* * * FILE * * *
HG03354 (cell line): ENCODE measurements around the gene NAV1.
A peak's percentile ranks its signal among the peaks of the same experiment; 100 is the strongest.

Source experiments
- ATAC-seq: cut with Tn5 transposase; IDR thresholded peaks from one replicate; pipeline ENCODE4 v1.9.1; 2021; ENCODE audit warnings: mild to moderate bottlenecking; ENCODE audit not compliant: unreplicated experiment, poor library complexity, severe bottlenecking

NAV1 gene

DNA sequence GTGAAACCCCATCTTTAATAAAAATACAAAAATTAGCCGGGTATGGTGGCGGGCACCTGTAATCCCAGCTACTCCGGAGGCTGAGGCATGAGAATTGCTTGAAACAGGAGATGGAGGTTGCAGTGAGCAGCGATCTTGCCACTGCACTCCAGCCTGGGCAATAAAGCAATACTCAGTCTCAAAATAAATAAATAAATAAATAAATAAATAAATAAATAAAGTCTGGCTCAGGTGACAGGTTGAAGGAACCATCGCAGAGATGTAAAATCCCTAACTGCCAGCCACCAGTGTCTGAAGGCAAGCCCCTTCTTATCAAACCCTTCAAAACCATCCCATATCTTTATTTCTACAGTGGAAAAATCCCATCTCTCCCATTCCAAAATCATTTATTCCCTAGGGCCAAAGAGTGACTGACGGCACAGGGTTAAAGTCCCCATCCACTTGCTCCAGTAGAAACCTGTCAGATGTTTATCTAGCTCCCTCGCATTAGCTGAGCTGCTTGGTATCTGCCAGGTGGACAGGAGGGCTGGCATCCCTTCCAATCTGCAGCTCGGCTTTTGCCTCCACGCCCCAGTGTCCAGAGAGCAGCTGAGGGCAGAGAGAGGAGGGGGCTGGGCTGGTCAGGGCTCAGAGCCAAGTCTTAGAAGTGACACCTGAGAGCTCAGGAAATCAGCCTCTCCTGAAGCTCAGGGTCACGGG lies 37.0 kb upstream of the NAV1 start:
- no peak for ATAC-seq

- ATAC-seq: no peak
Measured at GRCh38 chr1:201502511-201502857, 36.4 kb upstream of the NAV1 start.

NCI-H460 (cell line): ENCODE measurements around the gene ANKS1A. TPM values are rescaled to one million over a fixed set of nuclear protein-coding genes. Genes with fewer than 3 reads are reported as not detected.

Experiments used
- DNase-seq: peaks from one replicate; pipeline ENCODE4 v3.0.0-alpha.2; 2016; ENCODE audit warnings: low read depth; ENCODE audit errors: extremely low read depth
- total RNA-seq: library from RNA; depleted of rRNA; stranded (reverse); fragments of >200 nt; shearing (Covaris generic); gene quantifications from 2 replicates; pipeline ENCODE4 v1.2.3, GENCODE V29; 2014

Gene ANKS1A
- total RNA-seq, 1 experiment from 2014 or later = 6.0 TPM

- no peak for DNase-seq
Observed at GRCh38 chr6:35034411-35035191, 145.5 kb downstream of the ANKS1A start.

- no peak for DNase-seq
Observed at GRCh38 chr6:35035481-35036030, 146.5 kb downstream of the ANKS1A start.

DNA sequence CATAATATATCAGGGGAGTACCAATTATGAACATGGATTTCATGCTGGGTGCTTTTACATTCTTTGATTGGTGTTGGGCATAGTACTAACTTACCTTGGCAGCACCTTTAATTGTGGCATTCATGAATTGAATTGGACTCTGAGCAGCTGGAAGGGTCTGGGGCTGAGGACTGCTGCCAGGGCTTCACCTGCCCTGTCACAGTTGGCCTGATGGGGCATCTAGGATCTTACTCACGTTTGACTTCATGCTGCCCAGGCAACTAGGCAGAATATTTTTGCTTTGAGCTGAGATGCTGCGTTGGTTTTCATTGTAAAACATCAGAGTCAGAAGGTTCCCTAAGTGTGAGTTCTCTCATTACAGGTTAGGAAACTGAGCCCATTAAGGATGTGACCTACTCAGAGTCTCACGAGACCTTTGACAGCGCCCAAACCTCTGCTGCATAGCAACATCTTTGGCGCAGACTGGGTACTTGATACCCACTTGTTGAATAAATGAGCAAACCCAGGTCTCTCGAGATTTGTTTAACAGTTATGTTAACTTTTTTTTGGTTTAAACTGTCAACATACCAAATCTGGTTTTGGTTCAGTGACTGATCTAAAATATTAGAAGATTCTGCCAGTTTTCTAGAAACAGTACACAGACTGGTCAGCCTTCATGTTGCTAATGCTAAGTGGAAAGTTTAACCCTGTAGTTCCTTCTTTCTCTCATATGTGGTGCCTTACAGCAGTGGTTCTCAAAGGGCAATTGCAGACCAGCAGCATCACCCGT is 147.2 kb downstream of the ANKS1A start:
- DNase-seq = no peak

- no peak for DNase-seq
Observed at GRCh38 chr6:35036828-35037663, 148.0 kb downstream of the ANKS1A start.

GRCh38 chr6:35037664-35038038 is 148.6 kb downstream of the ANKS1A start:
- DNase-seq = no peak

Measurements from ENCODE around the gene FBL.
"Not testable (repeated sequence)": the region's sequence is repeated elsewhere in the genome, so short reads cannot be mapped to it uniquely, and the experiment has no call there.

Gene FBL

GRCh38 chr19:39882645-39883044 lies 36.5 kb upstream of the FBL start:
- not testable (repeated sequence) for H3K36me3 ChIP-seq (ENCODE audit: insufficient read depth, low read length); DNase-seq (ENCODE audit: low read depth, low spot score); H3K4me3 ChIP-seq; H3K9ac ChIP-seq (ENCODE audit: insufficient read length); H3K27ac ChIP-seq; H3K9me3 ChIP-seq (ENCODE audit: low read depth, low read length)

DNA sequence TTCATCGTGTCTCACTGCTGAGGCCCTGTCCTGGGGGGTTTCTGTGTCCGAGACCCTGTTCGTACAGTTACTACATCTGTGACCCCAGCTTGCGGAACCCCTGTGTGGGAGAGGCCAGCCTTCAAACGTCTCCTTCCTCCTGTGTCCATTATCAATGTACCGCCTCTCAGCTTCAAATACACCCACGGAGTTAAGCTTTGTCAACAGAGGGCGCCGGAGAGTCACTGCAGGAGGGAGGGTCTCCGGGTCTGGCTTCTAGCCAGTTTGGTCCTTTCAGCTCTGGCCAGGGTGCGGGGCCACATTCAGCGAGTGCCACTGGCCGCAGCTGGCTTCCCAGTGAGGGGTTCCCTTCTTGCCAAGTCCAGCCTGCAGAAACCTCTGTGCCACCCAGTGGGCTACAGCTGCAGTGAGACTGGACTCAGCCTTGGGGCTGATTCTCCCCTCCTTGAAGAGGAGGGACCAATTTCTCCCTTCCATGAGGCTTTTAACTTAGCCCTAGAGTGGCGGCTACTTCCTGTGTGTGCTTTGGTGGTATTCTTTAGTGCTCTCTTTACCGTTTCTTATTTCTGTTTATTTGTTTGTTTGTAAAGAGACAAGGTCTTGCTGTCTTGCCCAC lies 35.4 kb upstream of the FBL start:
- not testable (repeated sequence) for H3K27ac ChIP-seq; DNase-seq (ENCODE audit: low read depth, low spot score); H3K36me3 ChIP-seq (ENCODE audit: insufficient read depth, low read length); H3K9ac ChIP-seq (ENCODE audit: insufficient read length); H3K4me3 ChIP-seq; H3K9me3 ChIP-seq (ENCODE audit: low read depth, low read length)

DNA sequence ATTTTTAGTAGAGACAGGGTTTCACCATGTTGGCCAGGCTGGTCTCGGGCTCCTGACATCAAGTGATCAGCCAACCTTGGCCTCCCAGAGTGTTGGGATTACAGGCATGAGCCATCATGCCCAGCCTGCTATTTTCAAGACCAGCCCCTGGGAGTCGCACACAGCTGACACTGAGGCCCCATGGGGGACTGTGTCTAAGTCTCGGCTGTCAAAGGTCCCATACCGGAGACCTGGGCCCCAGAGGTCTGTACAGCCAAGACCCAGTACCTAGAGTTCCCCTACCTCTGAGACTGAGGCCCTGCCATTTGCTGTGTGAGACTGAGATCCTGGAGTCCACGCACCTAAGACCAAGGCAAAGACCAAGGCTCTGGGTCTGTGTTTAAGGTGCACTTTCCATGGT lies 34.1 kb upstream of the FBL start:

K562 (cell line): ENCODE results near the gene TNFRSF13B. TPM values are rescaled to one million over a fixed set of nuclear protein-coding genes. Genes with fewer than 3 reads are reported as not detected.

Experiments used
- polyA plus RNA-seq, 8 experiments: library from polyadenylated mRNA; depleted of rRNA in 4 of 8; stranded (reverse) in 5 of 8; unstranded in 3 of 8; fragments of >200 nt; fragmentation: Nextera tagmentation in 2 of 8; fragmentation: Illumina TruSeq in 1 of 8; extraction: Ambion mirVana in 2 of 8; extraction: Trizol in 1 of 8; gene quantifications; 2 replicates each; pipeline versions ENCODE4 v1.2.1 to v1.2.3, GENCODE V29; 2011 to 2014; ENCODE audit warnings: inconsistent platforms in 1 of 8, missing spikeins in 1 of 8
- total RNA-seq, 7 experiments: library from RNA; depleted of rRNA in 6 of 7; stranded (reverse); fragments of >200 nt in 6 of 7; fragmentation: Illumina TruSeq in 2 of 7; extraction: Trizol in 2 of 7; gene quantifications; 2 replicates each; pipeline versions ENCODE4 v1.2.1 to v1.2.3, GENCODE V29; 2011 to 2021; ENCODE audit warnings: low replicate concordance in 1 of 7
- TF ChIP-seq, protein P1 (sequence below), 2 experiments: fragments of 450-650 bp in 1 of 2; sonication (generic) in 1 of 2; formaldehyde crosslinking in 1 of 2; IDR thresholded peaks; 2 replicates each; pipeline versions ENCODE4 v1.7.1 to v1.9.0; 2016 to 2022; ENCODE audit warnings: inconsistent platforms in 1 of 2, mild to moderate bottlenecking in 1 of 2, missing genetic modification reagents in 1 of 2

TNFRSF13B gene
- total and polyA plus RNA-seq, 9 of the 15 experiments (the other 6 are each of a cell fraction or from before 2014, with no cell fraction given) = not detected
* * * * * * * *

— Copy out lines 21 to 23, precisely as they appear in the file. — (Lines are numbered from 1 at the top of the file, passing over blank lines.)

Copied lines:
- DNase-seq = no peak

- no peak for DNase-seq
Observed at GRCh38 chr6:35036828-35037663, 148.0 kb downstream of the ANKS1A start.